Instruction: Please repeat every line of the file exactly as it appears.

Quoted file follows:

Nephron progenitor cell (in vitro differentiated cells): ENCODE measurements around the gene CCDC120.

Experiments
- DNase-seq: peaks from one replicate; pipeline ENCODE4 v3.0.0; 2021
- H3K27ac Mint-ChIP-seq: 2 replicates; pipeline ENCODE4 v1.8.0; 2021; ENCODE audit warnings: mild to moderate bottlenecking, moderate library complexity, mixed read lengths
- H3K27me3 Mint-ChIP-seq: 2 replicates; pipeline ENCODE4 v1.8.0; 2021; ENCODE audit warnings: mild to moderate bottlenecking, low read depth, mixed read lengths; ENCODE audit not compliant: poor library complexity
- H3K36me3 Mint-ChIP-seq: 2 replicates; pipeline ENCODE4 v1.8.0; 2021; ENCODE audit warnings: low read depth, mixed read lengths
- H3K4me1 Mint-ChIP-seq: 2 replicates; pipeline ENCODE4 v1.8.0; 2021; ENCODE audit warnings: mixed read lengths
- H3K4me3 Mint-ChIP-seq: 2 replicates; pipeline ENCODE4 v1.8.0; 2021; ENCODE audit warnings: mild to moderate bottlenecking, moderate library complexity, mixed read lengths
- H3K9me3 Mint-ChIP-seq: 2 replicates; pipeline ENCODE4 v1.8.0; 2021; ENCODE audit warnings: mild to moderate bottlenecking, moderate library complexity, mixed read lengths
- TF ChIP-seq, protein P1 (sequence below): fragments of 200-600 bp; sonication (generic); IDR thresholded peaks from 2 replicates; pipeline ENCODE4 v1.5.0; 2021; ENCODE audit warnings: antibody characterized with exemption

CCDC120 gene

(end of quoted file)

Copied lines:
Nephron progenitor cell (in vitro differentiated cells): ENCODE measurements around the gene CCDC120.

Experiments
- DNase-seq: peaks from one replicate; pipeline ENCODE4 v3.0.0; 2021
- H3K27ac Mint-ChIP-seq: 2 replicates; pipeline ENCODE4 v1.8.0; 2021; ENCODE audit warnings: mild to moderate bottlenecking, moderate library complexity, mixed read lengths
- H3K27me3 Mint-ChIP-seq: 2 replicates; pipeline ENCODE4 v1.8.0; 2021; ENCODE audit warnings: mild to moderate bottlenecking, low read depth, mixed read lengths; ENCODE audit not compliant: poor library complexity
- H3K36me3 Mint-ChIP-seq: 2 replicates; pipeline ENCODE4 v1.8.0; 2021; ENCODE audit warnings: low read depth, mixed read lengths
- H3K4me1 Mint-ChIP-seq: 2 replicates; pipeline ENCODE4 v1.8.0; 2021; ENCODE audit warnings: mixed read lengths
- H3K4me3 Mint-ChIP-seq: 2 replicates; pipeline ENCODE4 v1.8.0; 2021; ENCODE audit warnings: mild to moderate bottlenecking, moderate library complexity, mixed read lengths
- H3K9me3 Mint-ChIP-seq: 2 replicates; pipeline ENCODE4 v1.8.0; 2021; ENCODE audit warnings: mild to moderate bottlenecking, moderate library complexity, mixed read lengths
- TF ChIP-seq, protein P1 (sequence below): fragments of 200-600 bp; sonication (generic); IDR thresholded peaks from 2 replicates; pipeline ENCODE4 v1.5.0; 2021; ENCODE audit warnings: antibody characterized with exemption

CCDC120 gene